I wonder if the mechanic did not trust my judgment and gave a more 'street' alignment than what i asked. He swore up and down he did it to my specs. Upon visual inspection, Silversprint doubted I had as much as -3.8 degrees of camber in the front, and he has a lot more time around cars than I do. So, now I am in doubt about my zero toe....

Does it change your assessment much if I told you that on both sides of the rear the inside and outside pads are worn the same? In other words, on both sides of the car the rear outters are more worn than the rear inners. They look about even. now that I think about it, i haven't greased the pins since I bought the car 80,000 miles ago. Welp, that seems to fit with your assessment.

Sorry for the picture. My brother took it with a camera, then we found we couldn't get it to a computer. So then he took a photo of the camera's display with his phone. It appears surface resistance is equal in both direction. What do you mean by 'feathering?'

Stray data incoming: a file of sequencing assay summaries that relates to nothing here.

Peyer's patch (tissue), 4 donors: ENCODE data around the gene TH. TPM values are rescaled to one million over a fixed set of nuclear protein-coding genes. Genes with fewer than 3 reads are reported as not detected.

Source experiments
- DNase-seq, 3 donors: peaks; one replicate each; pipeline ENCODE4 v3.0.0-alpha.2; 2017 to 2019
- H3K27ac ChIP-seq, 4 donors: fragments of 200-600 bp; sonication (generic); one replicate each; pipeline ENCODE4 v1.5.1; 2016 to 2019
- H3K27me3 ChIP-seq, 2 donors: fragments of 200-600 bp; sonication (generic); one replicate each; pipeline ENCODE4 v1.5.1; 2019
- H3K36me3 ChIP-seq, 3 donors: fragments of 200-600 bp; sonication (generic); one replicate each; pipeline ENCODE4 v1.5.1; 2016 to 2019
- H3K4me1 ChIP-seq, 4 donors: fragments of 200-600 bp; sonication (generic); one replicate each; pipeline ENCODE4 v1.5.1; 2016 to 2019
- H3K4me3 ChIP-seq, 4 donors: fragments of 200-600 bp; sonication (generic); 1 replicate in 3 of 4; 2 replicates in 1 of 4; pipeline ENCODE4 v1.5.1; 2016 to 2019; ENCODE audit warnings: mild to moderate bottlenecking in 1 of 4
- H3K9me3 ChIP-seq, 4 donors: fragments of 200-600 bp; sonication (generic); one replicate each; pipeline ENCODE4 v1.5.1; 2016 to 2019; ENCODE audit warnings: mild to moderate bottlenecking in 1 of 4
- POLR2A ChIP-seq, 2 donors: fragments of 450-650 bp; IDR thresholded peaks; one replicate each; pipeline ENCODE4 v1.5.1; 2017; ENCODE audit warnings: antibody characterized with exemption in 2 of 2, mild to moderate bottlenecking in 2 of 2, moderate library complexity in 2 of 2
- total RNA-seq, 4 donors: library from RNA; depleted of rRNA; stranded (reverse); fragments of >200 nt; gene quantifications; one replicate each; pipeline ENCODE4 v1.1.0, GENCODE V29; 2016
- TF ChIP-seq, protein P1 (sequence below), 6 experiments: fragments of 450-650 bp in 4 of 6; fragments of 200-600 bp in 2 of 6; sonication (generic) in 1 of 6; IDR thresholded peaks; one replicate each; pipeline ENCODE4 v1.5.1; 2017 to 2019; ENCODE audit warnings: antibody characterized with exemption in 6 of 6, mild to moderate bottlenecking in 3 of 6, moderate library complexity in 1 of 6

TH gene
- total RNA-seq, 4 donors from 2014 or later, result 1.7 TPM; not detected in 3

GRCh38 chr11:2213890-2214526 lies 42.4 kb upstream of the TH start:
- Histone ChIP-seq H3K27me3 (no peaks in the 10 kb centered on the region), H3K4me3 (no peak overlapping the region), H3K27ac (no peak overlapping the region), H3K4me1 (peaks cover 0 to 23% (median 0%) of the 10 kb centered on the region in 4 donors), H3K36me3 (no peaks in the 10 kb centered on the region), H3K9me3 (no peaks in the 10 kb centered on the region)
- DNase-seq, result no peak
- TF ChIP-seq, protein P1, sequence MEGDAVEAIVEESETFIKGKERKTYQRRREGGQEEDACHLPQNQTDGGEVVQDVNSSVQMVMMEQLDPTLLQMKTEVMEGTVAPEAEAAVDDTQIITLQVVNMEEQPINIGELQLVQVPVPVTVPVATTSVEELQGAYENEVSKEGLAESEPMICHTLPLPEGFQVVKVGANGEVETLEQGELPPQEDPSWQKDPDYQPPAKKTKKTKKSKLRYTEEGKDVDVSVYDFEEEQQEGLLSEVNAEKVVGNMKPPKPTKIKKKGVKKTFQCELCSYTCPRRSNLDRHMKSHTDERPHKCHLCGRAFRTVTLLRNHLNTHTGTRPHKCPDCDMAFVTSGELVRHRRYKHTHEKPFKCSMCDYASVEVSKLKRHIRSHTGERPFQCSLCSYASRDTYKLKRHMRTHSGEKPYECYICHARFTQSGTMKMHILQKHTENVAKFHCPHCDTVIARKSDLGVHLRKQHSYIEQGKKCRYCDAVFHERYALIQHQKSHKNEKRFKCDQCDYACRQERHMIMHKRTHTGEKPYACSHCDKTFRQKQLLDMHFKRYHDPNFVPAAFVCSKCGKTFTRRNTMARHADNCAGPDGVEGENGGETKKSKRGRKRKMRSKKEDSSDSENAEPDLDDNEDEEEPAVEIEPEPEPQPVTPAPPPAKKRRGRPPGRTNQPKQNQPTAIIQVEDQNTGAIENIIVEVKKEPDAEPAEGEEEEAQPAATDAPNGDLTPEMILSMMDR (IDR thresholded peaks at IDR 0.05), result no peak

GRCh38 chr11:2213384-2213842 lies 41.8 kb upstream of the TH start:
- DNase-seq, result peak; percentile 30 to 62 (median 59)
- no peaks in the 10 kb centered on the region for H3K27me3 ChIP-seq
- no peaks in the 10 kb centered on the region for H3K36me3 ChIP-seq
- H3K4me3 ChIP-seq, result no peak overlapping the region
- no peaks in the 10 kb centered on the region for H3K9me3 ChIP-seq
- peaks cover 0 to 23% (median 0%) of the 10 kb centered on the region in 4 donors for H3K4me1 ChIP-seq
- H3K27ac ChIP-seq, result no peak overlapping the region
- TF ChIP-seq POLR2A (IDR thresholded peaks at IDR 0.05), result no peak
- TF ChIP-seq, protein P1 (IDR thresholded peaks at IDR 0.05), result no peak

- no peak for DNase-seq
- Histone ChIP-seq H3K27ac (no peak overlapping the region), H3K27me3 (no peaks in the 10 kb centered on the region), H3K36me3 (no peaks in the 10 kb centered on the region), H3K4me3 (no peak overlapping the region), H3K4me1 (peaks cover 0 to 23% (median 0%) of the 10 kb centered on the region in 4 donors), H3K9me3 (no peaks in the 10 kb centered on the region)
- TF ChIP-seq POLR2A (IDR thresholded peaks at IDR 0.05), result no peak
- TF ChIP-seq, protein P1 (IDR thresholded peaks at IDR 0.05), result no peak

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IF your picture represents an Inside Wear pattern for the tire being on the front..

I've had that problem from the start on my Spyder..

Did new Struts, and Front tires.. and the problem came back.. All is tight.. I just swap the tires on the rims to get the Inside to the Outside .. and let it wear there for a while..

This last set of tires will only go 1/2 the distance of my first set.. ( Only 50K Miles instead of 100K ).. I am blaming this on a 'Squishier' tread .. as my Goodyears are no longer made in the Size I want..

EDIT:..

I use these numbers from the Sticky.. My actuals are close..